And Spring is exactly how this season feels – especially when we look at the incredibly rich reading from Romans 5 which we had as our second lessons. At first glance this can seem a rather gloomy passage – about the universal subjection of humanity to sin and death, and that is part of the story! But there’s another dimension, the abundance of Christ’s grace and mercy. Sin is wintry but like the flowers of spring, the forgiving love of God in Christ abounds and gives life to all. Death and sin are destroyed by an opponent who utterly overwhelms evil will the abundance and generosity of his love. In Lent, we return again to Christ the fountain of mercy, and seek to make room in our hearts to know and experience his abundant love for us.
If you would permit me, much out of character, I’d like to offer a couple of concrete suggestions for keeping a holy Lent this spring. Firstly, find some regular time to encounter Christ in Holy Scripture. I suggest reading Luke’s Gospel from beginning to end – it’s not that long – taking it in small manageable chunks and asking yourselves two basic questions about each bit you read: ‘what is this passage saying to me?’ and ‘how am I going to respond to it?’. With prayer and patience, this engagement with the words of Scripture is a vital part of clearing a space for the risen Lord when he comes.
Secondly, and more practically still, I believe a good Lent always flows out in generosity. There are innumerable ways to try to be more generous in this season – whether with money, time or prayer – but I would like to suggest one that is often neglected. In this season, I would encourage you to attend to the relationships in your life and especially those you have neglected over the past twelve months. Is there someone who really irritates you or who you struggle to love, befriend them, pray them and try to restore that relationship? Is there a sick or elderly friend or relative you’ve neglected to visit in the last few months, make time to rebuild that relationship in the weeks ahead. Perhaps, harder still, there is a relationship in your life that remains damaged – a relationship that haunts that inner room of guilt. Allow the new life offered to us in this season to flow through you – cross over barriers of pride and reach out to say you’re sorry; work to be reconciled and begin to make your life evermore a place where God would be pleased to dwell.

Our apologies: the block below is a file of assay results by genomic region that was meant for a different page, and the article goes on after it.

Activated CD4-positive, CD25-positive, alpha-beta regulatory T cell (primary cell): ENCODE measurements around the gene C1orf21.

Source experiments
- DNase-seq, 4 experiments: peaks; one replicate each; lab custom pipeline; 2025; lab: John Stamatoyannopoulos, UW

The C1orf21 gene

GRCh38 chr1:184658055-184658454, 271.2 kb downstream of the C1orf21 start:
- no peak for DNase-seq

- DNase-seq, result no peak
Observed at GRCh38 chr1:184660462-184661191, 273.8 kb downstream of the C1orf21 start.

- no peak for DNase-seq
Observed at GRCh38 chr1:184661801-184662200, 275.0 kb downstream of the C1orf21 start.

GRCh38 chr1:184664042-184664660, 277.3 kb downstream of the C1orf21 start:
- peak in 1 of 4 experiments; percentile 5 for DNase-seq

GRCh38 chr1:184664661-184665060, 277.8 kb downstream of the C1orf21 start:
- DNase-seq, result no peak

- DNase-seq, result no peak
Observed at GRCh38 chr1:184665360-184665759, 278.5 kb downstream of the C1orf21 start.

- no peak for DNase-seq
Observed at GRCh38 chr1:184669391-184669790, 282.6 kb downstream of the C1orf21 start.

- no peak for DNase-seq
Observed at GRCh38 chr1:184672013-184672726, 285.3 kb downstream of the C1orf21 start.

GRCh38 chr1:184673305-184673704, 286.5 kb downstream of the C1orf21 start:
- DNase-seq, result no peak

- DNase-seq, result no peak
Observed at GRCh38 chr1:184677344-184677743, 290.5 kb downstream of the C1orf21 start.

And so as we prepare ourselves for Easter during these days, by prayer and self-denial, we must remember that what motivates us and fills the horizon of this season is not self-denial as an end in itself but tying to sweep and clean the room of our own minds and hearts so that new life really may have room to come in and take over and transform us when Easter dawns.